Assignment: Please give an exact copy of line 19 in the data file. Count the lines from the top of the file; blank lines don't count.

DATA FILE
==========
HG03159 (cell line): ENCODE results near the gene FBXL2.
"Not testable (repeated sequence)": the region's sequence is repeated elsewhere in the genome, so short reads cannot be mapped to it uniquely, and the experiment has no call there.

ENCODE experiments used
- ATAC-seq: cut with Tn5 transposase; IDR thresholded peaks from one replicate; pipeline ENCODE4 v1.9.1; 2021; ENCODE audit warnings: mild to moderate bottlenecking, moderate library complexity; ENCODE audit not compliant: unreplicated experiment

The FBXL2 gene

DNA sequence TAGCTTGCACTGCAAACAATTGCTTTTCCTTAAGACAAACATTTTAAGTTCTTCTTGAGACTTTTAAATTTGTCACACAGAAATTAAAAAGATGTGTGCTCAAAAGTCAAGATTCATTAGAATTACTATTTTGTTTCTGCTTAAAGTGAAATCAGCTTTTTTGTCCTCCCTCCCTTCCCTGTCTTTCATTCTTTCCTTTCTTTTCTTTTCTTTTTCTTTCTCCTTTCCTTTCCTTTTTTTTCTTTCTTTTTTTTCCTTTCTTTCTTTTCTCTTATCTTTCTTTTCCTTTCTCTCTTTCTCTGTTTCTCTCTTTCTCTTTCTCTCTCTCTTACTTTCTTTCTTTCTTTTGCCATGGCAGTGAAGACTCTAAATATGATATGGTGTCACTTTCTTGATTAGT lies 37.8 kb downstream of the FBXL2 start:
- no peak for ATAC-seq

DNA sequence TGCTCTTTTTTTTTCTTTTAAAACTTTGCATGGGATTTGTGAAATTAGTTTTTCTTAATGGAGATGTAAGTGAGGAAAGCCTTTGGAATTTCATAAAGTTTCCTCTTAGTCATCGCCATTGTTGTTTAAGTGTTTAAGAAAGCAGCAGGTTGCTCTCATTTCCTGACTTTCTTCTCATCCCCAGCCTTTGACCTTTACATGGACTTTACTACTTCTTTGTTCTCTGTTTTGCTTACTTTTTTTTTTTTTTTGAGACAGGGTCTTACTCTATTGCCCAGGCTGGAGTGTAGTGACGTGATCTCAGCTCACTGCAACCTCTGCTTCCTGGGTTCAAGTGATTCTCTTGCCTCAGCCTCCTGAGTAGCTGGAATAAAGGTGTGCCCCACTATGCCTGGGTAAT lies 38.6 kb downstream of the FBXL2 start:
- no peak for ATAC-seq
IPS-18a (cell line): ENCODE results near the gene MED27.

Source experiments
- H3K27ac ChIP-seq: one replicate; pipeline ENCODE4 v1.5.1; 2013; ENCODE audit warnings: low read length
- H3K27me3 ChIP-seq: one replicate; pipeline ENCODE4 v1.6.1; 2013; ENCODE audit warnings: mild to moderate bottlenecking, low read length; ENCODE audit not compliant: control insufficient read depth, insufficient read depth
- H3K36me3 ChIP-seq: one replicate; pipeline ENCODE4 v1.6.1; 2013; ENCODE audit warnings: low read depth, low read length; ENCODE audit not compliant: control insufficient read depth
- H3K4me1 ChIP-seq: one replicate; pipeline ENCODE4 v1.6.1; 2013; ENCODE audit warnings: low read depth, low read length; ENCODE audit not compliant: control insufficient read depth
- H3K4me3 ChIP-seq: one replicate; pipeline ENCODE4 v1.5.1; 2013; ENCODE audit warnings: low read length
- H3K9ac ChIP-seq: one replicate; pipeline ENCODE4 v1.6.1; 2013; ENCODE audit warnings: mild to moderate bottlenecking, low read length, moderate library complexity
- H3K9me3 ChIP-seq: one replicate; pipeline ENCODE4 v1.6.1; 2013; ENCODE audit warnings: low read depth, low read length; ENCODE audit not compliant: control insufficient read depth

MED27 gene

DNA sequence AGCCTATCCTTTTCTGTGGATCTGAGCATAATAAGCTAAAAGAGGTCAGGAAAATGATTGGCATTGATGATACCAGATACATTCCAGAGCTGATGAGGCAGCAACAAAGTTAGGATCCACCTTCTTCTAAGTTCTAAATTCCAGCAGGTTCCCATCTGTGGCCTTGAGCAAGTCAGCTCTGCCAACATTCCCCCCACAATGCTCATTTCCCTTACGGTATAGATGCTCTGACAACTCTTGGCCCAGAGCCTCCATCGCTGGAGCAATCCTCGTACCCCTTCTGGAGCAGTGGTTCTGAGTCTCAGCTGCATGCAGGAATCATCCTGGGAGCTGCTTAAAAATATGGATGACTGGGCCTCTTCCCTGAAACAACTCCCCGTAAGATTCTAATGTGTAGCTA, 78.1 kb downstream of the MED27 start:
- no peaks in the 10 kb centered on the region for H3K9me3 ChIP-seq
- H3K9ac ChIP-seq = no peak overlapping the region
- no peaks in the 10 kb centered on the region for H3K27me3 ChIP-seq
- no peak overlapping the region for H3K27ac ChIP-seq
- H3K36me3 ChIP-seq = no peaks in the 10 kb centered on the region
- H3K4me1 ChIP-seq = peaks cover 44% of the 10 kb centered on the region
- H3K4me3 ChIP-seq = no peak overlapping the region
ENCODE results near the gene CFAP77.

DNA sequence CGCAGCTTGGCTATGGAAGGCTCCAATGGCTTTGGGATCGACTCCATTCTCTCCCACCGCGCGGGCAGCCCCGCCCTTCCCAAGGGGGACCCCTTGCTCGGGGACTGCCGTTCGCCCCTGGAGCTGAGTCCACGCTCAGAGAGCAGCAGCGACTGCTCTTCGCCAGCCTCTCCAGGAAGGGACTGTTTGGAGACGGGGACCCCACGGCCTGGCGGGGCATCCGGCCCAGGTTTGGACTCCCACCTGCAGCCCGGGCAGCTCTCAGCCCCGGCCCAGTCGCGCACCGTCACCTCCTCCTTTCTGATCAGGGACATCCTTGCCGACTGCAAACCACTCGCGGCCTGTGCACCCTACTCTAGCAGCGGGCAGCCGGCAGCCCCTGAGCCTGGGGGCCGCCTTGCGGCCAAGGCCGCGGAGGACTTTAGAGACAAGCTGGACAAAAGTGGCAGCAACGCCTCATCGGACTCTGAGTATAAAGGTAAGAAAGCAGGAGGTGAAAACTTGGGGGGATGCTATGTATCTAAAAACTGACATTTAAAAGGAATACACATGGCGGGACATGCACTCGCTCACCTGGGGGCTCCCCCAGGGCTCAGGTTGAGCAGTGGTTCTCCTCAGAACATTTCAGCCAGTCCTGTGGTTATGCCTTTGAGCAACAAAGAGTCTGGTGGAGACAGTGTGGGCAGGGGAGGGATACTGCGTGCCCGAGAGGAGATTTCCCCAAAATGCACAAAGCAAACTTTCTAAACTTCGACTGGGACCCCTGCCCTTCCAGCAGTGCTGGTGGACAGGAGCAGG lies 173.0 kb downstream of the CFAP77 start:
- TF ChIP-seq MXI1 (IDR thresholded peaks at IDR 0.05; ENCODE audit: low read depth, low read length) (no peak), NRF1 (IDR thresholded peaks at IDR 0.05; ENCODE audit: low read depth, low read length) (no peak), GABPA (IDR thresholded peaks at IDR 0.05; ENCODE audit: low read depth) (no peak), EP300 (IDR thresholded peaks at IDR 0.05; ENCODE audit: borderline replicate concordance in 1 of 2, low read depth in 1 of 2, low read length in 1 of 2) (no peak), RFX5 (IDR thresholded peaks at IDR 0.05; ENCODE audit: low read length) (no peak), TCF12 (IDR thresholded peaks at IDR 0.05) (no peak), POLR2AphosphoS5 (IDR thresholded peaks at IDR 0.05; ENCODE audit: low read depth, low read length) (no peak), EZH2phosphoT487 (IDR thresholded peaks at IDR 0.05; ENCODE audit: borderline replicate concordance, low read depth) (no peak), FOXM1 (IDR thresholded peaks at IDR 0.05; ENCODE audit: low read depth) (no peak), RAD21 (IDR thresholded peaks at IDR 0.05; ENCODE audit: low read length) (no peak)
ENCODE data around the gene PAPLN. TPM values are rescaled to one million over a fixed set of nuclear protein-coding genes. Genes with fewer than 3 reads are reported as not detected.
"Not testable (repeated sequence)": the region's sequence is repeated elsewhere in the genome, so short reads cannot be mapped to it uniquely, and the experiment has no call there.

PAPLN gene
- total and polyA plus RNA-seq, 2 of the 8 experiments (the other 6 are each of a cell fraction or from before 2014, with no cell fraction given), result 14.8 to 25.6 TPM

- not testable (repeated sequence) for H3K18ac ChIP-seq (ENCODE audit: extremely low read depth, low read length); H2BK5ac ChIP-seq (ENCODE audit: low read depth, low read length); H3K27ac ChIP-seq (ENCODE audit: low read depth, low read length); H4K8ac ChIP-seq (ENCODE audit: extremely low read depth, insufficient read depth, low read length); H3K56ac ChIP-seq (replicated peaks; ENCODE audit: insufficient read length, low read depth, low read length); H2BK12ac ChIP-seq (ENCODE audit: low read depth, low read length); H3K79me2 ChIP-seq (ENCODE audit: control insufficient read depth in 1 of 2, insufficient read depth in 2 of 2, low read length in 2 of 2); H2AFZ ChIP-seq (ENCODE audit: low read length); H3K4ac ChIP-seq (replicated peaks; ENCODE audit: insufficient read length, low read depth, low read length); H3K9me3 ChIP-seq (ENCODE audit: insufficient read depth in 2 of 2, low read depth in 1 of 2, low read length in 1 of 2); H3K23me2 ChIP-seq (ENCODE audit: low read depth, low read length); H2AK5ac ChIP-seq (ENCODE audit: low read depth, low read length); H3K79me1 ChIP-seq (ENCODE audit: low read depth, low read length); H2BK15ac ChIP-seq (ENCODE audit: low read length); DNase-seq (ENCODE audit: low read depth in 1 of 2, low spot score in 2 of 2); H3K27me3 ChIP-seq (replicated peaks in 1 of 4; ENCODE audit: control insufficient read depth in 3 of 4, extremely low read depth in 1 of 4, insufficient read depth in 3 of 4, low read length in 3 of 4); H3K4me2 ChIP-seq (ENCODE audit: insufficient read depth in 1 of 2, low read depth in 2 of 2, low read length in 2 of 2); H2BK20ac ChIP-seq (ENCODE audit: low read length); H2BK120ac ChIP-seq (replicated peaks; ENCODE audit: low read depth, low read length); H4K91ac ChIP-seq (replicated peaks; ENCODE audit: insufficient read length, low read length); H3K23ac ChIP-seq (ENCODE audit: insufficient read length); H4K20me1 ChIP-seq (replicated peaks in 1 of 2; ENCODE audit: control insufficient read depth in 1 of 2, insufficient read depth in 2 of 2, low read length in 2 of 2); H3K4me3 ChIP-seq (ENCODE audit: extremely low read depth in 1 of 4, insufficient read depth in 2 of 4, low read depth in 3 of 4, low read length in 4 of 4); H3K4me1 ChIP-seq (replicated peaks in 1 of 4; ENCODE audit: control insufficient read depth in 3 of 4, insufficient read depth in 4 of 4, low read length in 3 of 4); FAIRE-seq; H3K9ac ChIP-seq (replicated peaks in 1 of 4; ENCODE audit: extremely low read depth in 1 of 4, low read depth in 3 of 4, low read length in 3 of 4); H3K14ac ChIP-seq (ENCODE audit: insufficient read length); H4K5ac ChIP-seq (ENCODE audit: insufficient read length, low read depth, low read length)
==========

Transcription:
MED27 gene